Northern Lights tonight: experts issue ‘red alert’ for Aurora Borealis sightings in the UK - how to see them

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AuroraWatch UK has issued a “red alert” for Northern Lights sightings in the UK on Monday evening.

The Northern Lights dazzled skies across the UK on Sunday night (April 23) due to a severe geomagnetic storm. The solar storm did not pose a threat to Earth but produced spectacular dancing lights in the skies of more regions than normal.

This resulted in thousands of people including those as far south as Cornwall having a front row seat as the vibrant colours of the Aurora Borealis danced across the night sky.

High levels of magnetic activity around the British Isles were reported. AuroraWatch UK, a page run by astronomers at the University of Lancaster, has issued a "red alert" as of 7:54am BST, meaning aurora sightings across the UK are considered to be likely.

This isn’t the first time the UK has had a front row seat to the spectacular show. In February he Northern Lights were seen as far south as Cornwall and Dorset, however, many people missed out on the opportunity. As people wake up to stunning pictures of the Aurora Borealis many may feel disappointed at potentially missing out, again.

However, the statement added that the weather forecast is better for Monday and Monday night may be the best opportunity to get a good view of the Northern lights. Amid the reports, the Met Office confirmed the news in a statement that read: “In Scotland and northern England you may be able to spot the #Aurora Borealis tonight, though there will be too much cloud for most.”

The statement added: “Clearer skies tomorrow (Monday) night mean there will be a greater chance for some good views.”

The Aurora Borealis are not completely unheard of in British skies, however, experts say we are entering a period in which we can expect to have more opportunity to see them from the UK. This year we are closer to the solar maximum of cycle number 25, which means there will be a significant increase in solar activity compared to other years, with bigger displays on certain days.

The Northern Lights depend on solar activity that follows an 11 year-cycle. During the 11-year cycle the sun has less activity at the beginning and end of the cycle which is known as the solar minimum. There is also a solar maximum, which happens in the middle of the cycle and during which there is more significant activity, which increases the possibility of seeing more frequent geomagnetic storms and strong Northern Lights at lower latitudes.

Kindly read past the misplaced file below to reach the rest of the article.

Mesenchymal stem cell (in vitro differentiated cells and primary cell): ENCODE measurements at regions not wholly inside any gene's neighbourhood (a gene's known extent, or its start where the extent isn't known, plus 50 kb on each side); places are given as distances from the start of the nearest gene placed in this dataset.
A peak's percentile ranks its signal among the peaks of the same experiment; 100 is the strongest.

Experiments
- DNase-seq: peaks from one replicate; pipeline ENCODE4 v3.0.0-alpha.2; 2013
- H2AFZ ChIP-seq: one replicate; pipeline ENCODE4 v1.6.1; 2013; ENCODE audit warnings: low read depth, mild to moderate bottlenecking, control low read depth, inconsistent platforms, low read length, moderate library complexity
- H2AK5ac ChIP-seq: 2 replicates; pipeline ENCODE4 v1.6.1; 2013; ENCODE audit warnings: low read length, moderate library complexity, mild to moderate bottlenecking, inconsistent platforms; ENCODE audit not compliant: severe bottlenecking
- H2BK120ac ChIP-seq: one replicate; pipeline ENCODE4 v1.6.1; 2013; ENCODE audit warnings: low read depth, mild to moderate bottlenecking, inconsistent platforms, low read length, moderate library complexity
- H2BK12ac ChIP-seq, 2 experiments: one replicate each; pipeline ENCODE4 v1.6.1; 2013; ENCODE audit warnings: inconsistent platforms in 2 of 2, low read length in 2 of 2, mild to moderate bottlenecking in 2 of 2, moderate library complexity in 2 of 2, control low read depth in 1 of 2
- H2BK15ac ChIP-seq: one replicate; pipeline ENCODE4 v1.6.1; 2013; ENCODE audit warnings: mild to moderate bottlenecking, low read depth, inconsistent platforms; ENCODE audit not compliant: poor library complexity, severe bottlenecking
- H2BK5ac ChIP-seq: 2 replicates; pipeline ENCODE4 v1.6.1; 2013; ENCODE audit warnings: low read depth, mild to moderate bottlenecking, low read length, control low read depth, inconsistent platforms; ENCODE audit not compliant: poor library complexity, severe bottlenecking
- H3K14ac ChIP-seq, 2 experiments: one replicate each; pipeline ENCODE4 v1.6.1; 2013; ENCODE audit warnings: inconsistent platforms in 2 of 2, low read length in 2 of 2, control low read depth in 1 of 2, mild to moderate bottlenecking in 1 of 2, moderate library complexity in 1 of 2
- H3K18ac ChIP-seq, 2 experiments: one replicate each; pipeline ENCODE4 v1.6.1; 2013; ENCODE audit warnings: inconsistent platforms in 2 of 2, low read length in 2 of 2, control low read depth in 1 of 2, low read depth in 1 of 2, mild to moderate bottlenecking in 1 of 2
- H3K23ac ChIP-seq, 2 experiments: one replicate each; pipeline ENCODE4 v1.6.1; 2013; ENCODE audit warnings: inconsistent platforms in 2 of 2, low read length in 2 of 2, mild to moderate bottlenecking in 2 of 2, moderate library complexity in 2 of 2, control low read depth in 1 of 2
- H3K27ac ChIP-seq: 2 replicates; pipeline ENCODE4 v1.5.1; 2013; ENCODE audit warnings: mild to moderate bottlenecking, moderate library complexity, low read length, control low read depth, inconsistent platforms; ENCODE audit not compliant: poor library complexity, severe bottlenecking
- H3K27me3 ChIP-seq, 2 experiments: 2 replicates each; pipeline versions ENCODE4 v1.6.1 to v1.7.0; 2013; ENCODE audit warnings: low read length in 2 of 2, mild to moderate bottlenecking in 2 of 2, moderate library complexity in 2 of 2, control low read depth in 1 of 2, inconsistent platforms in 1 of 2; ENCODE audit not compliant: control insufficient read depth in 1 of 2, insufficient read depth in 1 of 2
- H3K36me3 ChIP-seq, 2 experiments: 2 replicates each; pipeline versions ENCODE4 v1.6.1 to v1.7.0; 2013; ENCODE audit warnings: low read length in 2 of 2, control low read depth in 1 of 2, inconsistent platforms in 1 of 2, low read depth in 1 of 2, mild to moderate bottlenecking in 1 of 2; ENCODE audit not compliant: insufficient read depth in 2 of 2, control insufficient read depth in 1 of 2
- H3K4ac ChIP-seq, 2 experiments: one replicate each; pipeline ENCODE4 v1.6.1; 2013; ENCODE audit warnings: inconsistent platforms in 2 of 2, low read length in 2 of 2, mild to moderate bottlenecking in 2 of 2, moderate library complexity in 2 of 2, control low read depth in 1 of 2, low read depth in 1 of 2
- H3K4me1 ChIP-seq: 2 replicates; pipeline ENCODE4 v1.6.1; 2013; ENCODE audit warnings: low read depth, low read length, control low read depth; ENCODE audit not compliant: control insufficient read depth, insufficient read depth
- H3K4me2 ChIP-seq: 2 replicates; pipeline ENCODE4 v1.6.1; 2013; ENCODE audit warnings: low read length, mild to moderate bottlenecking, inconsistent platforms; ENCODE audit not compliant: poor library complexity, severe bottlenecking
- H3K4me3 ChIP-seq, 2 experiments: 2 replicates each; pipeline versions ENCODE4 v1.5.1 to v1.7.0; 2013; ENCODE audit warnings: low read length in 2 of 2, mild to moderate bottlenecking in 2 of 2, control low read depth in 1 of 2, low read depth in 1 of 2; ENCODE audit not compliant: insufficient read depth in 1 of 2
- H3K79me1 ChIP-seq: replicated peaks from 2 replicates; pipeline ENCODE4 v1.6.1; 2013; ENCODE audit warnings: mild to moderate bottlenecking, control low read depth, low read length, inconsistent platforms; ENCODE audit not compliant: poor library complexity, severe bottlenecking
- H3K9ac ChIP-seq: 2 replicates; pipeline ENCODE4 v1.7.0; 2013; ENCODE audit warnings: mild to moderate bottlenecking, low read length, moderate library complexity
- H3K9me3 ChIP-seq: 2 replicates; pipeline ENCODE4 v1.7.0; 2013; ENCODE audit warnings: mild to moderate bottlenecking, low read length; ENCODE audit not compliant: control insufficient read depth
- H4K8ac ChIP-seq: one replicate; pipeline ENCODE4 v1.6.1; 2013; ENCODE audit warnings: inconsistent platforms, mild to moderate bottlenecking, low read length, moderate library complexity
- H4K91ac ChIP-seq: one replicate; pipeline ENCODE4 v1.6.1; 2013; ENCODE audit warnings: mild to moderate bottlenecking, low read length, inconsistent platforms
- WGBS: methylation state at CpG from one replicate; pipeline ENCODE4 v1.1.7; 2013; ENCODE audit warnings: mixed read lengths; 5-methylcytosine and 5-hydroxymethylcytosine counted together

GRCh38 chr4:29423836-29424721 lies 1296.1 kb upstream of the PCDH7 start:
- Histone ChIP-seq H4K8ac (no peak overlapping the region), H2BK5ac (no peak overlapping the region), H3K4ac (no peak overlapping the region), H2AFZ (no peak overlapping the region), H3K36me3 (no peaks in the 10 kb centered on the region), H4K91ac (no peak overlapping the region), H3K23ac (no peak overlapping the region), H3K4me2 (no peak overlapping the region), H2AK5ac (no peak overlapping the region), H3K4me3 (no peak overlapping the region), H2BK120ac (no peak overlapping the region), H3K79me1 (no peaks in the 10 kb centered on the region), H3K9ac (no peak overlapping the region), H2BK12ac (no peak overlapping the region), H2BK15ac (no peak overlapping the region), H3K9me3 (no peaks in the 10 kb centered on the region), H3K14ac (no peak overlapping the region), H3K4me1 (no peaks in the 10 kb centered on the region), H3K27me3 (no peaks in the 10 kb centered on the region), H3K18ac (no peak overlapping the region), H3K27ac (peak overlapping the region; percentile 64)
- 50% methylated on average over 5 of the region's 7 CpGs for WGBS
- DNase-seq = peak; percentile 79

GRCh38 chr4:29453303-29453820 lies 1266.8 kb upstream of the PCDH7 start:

The aurora borealis is one of the most spectacular sights you can experience in the skies over Scotland.The aurora borealis is one of the most spectacular sights you can experience in the skies over Scotland.
The aurora borealis is one of the most spectacular sights you can experience in the skies over Scotland.

Astronomers say that increased activity this far in advance of the solar maximum bodes well for future displays of the Northern Lights in Britain.  Dr Robert Massey, deputy executive director of the Royal Astronomical Society, told The Independent: “The displays we have seen show that the sun is getting more active, and more than expected.

“There had been predictions that this cycle could be really weak but we’re two years away from the predicted maximum and there is more activity than was forecast, so the prospect looks good that more people will get to see displays of the Northern Lights.”

So, how can you spot the Northern Lights? Here’s a full breakdown of tips to give you the best chance of seeing them in the UK.

Aurora Borealis, also known as the Northern Lights, putting a show on dancing over Loch Glascarnoch, by Garve, in the HighlandsAurora Borealis, also known as the Northern Lights, putting a show on dancing over Loch Glascarnoch, by Garve, in the Highlands
Aurora Borealis, also known as the Northern Lights, putting a show on dancing over Loch Glascarnoch, by Garve, in the Highlands

How to spot the Northern Lights

Seeing the Aurora Borealis is usually something people travel to the most northern parts of the world to see, like Iceland and Norway. However, it’s not uncommon to see them in the UK, they are often spotted in Scotland, and some parts of Northern England. But it is rare that people in southern England get such a vibrant show.

In order to have the best chance of seeing the light show, experts always recommend that stargazers should consult their weather forecast and set up camp somewhere far away from the light pollution of towns and cities. You need clear conditions, and to find a really dark part of your area to get a good look at them. So safety protocol, like not going alone, bringing a torch, and wrapping up warm is very much advised.

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